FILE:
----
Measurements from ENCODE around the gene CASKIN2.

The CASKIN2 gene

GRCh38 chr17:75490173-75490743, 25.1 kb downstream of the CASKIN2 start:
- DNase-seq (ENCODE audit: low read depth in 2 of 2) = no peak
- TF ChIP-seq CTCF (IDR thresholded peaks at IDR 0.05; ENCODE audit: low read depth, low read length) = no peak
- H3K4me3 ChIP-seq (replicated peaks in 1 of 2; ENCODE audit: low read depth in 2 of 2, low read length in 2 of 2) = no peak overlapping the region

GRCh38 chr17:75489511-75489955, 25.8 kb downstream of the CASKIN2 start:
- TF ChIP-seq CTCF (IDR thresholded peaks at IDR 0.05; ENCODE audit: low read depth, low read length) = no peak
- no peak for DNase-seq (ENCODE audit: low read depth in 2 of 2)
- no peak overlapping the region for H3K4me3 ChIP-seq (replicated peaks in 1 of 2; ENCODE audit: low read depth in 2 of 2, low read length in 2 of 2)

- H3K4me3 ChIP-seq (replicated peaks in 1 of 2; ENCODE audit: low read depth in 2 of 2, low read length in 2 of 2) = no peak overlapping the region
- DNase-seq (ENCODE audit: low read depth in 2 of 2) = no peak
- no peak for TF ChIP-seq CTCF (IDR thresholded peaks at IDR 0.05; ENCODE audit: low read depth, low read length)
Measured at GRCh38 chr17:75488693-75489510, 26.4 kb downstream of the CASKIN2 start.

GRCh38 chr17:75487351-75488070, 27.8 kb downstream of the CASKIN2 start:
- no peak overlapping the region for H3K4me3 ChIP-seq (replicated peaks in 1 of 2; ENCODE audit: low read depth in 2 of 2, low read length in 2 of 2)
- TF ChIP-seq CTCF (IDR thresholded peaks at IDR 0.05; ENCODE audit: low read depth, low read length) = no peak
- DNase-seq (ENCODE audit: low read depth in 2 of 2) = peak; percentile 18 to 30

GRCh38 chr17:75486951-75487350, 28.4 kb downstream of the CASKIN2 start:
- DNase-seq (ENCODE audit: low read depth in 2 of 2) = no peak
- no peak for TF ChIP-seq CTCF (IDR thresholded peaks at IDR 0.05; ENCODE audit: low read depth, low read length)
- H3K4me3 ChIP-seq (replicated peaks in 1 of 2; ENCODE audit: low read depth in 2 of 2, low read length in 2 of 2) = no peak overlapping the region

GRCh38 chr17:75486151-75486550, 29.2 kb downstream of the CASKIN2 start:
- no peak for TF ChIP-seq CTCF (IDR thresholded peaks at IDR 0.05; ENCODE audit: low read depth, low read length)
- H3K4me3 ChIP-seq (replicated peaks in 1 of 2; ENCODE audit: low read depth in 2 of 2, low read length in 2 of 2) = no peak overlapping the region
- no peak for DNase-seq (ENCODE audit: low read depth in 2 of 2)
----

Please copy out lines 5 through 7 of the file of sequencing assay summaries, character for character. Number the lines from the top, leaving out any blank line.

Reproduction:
- TF ChIP-seq CTCF (IDR thresholded peaks at IDR 0.05; ENCODE audit: low read depth, low read length) = no peak
- H3K4me3 ChIP-seq (replicated peaks in 1 of 2; ENCODE audit: low read depth in 2 of 2, low read length in 2 of 2) = no peak overlapping the region

GRCh38 chr17:75489511-75489955, 25.8 kb downstream of the CASKIN2 start: